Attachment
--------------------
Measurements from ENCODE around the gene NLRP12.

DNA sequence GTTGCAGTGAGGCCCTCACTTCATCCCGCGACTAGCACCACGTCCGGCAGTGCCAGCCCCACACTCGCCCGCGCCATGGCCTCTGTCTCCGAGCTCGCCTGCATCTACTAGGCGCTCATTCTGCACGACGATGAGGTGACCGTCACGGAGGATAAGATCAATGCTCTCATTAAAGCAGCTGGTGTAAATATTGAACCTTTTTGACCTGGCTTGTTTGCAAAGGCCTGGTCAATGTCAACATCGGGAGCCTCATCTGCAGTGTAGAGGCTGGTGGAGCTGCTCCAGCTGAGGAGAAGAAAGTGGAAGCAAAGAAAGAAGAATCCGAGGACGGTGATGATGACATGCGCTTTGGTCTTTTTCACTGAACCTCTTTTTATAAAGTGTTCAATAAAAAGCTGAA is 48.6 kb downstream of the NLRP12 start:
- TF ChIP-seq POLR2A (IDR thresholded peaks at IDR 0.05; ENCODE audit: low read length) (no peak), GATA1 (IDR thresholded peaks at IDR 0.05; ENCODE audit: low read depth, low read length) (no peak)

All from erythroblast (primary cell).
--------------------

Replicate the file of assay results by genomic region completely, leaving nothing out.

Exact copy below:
Measurements from ENCODE around the gene NLRP12.

DNA sequence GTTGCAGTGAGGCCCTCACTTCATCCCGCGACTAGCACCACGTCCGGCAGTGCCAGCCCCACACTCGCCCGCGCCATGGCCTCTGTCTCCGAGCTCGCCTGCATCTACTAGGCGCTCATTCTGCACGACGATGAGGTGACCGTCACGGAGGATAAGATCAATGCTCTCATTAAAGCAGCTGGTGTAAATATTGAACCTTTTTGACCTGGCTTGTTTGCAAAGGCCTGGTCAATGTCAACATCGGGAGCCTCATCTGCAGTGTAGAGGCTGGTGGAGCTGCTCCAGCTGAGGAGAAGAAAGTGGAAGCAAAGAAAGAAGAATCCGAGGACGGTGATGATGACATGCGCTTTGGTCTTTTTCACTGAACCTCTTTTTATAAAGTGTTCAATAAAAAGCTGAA is 48.6 kb downstream of the NLRP12 start:
- TF ChIP-seq POLR2A (IDR thresholded peaks at IDR 0.05; ENCODE audit: low read length) (no peak), GATA1 (IDR thresholded peaks at IDR 0.05; ENCODE audit: low read depth, low read length) (no peak)

All from erythroblast (primary cell).